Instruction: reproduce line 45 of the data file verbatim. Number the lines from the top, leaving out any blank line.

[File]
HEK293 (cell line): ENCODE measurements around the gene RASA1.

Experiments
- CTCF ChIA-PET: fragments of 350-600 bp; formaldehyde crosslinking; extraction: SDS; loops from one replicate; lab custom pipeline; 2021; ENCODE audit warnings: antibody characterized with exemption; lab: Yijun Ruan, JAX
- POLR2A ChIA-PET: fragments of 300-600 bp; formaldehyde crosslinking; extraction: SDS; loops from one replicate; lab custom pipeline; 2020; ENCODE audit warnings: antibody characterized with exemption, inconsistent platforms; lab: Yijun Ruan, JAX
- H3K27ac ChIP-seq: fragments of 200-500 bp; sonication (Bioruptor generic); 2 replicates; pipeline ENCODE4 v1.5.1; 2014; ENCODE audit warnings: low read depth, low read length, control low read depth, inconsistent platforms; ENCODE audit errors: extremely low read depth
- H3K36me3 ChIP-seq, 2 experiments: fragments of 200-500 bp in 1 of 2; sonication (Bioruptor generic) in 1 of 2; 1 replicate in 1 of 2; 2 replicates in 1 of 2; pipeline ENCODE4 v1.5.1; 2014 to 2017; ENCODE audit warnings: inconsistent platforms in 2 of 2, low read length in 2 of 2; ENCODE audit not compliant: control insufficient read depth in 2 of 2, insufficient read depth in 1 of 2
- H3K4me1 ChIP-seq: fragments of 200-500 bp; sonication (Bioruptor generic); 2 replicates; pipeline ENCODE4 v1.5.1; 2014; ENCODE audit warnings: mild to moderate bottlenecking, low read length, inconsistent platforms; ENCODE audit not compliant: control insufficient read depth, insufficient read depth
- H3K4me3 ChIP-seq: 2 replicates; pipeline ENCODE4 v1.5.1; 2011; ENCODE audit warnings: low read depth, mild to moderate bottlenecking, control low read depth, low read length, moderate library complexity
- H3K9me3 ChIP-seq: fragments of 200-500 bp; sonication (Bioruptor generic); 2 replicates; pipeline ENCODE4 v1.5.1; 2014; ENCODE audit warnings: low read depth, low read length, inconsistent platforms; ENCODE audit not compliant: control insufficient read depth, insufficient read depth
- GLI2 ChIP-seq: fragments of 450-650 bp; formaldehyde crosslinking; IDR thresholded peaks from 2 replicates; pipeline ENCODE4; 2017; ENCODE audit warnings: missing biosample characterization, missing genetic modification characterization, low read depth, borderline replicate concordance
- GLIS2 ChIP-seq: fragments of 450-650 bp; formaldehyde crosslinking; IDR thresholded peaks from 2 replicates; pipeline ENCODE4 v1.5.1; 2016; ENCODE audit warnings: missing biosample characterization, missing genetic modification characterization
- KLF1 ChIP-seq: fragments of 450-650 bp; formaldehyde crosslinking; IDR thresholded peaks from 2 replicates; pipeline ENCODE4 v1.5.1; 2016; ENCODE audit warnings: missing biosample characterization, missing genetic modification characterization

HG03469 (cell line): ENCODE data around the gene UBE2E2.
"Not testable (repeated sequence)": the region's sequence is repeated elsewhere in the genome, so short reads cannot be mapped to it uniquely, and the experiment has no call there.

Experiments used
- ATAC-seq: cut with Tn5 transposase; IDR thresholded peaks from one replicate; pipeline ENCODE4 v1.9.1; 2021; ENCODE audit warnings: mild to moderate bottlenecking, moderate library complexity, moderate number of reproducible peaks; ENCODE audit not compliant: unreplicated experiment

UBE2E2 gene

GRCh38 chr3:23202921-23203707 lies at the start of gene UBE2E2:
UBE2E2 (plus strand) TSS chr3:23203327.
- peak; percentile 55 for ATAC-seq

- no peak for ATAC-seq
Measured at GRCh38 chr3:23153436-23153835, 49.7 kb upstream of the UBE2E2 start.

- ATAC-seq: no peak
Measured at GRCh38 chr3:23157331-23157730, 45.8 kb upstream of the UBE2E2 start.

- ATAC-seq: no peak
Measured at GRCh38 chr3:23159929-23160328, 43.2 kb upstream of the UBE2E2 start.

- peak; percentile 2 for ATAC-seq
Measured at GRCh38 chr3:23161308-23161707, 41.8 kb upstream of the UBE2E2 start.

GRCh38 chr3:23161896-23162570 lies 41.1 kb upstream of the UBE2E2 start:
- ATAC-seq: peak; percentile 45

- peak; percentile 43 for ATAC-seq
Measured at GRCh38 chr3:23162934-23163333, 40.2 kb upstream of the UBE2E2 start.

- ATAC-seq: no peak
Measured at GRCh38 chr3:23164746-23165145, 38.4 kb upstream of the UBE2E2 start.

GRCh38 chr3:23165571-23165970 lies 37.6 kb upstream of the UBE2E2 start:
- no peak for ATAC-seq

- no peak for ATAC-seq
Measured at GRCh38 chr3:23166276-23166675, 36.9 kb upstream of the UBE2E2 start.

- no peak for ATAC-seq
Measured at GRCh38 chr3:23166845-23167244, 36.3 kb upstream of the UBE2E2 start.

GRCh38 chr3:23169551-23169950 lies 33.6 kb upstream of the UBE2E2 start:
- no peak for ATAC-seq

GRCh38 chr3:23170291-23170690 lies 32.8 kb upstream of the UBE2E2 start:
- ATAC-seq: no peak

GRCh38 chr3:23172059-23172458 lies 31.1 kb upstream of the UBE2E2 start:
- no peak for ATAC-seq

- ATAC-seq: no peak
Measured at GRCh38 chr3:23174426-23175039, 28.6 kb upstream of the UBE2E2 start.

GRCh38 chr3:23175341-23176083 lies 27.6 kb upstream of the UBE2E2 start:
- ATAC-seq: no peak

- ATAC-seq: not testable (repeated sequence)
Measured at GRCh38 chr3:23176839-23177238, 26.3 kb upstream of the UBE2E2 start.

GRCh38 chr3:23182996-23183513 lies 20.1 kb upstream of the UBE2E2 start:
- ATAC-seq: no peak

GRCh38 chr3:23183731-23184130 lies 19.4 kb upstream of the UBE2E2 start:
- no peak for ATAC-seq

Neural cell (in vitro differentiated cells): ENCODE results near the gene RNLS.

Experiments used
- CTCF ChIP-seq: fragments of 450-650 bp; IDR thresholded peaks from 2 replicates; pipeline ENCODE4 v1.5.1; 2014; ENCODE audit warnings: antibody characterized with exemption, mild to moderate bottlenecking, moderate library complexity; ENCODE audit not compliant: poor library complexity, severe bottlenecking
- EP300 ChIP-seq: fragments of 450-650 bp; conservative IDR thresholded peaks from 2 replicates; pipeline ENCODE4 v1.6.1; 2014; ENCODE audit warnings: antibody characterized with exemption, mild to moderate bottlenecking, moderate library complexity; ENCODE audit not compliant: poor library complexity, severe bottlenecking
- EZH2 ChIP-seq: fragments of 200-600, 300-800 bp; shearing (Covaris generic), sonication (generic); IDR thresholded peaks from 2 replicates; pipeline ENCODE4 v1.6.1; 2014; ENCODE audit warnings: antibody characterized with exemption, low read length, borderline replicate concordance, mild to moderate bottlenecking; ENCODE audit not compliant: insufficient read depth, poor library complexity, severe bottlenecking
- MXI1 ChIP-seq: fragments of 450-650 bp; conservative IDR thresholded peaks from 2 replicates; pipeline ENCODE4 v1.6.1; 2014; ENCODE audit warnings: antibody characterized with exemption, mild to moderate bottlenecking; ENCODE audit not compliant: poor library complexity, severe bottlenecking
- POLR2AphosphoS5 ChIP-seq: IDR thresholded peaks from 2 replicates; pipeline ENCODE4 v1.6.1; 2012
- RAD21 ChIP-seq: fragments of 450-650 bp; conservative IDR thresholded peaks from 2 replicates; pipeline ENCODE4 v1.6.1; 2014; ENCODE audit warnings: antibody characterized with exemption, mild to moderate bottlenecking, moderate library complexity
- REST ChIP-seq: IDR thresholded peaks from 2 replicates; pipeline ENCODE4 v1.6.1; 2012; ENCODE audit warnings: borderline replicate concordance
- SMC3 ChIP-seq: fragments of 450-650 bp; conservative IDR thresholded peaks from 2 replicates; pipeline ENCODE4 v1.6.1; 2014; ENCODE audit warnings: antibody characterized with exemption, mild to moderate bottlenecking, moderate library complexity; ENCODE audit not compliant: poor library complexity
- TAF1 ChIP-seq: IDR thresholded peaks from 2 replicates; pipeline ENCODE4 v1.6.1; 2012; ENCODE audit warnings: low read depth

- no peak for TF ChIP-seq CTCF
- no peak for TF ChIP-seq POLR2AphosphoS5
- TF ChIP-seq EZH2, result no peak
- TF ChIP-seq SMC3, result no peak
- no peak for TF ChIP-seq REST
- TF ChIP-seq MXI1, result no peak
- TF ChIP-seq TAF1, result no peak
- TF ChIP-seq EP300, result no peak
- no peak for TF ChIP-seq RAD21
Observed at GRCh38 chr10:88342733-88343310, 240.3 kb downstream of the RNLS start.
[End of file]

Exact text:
GRCh38 chr3:23172059-23172458 lies 31.1 kb upstream of the UBE2E2 start: